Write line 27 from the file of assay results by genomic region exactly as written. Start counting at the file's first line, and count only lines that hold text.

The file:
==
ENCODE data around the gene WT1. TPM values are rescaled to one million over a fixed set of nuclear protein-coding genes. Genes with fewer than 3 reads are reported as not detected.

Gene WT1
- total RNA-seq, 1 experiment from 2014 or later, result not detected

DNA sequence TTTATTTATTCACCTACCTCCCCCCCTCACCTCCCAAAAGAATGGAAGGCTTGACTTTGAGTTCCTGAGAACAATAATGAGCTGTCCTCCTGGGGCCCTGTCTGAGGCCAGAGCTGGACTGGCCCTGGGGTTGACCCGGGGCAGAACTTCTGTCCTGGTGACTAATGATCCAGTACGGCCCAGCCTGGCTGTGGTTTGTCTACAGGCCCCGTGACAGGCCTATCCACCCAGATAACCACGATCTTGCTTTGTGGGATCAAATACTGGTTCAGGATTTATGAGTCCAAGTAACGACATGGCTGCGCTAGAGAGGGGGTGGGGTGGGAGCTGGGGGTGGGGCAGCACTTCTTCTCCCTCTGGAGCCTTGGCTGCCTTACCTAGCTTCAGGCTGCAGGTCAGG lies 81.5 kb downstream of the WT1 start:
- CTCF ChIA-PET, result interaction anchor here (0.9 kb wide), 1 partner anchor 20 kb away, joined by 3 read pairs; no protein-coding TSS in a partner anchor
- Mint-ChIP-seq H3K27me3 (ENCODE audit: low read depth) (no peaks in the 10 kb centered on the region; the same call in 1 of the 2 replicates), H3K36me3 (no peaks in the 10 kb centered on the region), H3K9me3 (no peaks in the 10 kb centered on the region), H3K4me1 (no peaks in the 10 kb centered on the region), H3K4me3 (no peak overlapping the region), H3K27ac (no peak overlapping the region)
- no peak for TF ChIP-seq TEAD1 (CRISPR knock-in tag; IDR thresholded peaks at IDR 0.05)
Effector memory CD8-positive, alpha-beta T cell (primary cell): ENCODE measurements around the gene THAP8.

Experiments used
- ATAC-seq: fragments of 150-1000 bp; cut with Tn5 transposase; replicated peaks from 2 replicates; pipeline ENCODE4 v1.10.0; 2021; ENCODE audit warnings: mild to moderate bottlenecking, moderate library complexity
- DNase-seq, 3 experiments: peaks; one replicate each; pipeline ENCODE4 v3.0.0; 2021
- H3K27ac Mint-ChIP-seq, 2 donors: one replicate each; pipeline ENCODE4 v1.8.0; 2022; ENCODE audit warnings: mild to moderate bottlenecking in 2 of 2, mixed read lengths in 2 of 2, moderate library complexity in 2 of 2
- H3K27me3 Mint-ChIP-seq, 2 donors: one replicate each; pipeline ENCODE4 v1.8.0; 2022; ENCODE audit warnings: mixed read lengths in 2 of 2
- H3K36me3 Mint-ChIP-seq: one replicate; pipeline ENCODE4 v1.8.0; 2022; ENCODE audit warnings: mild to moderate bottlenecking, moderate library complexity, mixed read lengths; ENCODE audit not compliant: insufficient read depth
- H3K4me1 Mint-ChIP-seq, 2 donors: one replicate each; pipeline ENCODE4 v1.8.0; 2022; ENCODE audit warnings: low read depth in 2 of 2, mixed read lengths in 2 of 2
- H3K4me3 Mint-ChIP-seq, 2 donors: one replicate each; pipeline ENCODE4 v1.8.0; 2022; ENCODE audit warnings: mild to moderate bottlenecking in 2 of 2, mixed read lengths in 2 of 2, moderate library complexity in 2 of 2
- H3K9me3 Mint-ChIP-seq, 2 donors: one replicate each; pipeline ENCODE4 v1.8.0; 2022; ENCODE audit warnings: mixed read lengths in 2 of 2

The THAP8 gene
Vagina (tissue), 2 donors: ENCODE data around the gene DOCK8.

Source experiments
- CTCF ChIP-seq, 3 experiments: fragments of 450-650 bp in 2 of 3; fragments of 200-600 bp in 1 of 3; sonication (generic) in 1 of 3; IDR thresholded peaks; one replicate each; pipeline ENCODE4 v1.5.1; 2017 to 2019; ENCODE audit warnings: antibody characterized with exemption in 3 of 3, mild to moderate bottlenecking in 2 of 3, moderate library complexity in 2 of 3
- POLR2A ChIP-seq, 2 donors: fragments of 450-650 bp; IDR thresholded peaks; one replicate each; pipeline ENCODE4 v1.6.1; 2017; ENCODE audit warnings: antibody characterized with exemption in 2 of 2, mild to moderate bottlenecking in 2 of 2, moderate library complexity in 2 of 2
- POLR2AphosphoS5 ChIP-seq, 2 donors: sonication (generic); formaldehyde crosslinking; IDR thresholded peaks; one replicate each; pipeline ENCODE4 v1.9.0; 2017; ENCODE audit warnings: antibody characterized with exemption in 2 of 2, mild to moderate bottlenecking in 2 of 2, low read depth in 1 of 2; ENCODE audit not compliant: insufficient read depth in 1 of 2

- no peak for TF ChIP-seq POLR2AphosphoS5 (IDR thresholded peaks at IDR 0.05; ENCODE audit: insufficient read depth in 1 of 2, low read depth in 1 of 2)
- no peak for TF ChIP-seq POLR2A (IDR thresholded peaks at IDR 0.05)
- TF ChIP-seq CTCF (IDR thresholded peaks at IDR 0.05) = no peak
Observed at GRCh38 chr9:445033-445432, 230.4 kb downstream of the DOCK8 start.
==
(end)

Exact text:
Observed at GRCh38 chr9:445033-445432, 230.4 kb downstream of the DOCK8 start.